Very small scarab made of faience glazed a dark blue-green with black detail. Most likely used as an amulet or seal.
Scarab beetles held special meaning for ancient Egyptians. Scarab beetles are also known as “dung beetles” because they fashion balls of dung in which they lay their eggs. When the eggs hatch, the young feed on the dung until they emerge as beetles. Egyptians believed that a great celestial beetle rolled the sun across the sky, just as the scarab beetles rolled balls of dung into their nests. Even more miraculous was the sudden appearance of swarms of young beetles from the dung balls! Ancient Egyptians didn’t know the adult beetles were laying eggs in the dung balls, and ascribed marvelous powers of self-generation to the beetles. The Egyptian name for this beetle - “Kheper” - also served as the verb “to become” in Egyptian language.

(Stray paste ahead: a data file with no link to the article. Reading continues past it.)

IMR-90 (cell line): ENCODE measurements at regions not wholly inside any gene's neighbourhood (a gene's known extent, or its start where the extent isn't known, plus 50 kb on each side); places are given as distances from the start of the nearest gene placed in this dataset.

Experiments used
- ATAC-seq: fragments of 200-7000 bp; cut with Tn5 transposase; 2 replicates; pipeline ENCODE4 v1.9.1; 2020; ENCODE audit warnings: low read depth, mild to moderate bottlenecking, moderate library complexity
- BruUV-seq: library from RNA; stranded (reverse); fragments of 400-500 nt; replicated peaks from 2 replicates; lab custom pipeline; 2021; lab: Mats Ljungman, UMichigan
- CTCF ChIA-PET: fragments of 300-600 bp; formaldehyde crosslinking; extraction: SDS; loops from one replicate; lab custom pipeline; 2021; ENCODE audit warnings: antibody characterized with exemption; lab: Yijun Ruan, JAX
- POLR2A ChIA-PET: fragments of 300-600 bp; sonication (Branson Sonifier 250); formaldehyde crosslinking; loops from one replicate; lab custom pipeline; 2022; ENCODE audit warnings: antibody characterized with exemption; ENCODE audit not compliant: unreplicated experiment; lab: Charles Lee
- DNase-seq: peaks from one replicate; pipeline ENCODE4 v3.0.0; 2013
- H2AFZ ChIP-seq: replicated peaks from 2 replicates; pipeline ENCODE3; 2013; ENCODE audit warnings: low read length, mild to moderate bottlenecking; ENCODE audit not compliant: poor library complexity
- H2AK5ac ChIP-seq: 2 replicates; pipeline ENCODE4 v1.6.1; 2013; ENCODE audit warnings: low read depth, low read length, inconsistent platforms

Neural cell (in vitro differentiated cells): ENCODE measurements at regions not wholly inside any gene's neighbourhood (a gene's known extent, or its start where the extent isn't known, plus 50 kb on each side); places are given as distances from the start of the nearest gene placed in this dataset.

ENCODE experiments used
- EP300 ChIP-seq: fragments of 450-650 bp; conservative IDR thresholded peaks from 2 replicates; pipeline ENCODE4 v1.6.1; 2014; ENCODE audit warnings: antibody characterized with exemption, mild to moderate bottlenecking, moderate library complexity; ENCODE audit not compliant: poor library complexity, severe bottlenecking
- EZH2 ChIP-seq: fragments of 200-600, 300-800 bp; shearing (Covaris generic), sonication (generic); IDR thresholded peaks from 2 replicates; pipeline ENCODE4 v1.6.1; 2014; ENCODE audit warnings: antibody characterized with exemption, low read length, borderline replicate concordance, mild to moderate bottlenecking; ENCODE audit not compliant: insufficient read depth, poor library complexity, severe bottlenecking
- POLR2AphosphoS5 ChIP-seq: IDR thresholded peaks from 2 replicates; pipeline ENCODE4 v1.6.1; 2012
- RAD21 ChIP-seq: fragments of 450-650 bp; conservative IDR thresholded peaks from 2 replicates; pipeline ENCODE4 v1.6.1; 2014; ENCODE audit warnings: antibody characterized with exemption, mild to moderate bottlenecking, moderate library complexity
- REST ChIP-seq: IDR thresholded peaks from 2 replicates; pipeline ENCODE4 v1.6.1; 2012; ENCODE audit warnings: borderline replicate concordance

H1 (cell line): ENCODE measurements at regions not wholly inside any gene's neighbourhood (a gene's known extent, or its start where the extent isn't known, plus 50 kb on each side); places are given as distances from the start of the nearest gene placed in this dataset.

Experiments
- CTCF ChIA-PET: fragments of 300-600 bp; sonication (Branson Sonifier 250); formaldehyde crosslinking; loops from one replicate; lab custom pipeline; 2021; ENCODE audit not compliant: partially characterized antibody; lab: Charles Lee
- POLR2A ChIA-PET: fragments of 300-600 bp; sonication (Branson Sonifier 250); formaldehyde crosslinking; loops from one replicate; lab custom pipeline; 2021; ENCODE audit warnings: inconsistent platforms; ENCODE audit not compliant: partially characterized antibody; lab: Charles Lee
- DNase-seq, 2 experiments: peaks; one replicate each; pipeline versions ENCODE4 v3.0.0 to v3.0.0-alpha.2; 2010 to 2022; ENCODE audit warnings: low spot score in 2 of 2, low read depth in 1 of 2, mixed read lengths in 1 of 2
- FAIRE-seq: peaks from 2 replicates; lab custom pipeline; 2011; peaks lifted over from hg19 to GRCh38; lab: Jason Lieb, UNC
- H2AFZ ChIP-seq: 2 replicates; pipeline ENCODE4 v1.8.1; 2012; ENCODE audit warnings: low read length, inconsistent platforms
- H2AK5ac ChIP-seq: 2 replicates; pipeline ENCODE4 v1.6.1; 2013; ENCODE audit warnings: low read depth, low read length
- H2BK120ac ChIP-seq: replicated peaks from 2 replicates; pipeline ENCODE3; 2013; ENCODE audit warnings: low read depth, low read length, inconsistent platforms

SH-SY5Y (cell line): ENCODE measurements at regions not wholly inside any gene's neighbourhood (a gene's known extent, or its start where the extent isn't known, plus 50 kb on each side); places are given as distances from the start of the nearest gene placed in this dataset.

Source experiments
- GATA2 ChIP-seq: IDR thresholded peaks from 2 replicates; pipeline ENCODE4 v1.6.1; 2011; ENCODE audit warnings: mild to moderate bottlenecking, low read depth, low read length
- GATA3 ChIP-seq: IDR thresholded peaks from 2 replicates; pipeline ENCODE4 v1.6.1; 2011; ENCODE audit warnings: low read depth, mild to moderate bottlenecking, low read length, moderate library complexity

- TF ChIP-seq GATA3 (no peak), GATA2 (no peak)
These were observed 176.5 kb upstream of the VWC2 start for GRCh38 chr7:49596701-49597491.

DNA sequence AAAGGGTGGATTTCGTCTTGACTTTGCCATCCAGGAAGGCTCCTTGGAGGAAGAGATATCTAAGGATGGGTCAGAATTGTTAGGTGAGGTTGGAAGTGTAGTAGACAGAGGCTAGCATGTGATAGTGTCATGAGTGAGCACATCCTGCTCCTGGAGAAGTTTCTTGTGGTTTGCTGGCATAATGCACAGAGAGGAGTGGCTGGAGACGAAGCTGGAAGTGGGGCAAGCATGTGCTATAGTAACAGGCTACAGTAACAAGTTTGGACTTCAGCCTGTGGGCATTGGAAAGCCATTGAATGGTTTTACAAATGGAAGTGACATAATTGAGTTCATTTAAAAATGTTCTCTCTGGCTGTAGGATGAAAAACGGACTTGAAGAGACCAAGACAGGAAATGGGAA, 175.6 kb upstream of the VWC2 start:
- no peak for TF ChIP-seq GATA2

In the Middle Kingdom (1980-1630 B.C.E.) scarabs were carved of stone with names to create seals. The seals were used to stamp documents and other property with the name of the owner. Later, in New Kingdom (1539-1075 B.C.E) scarabs were used mostly as good luck charms, with light-hearted slogans like “Happy New Year” or “May your children reproduce!”
1552 CE – 1069 BCE
0.25" h 0.25" w 0.3" d
Current Location Status:
Mysteries of Egypt (November 21 1999 – March 26 2000) Mysteries of Egypt was a traveling exhibit organized by the Canadian Museum of Civilization in the 1990s. It featured authentic and reproduction artifacts from ancient Egypt.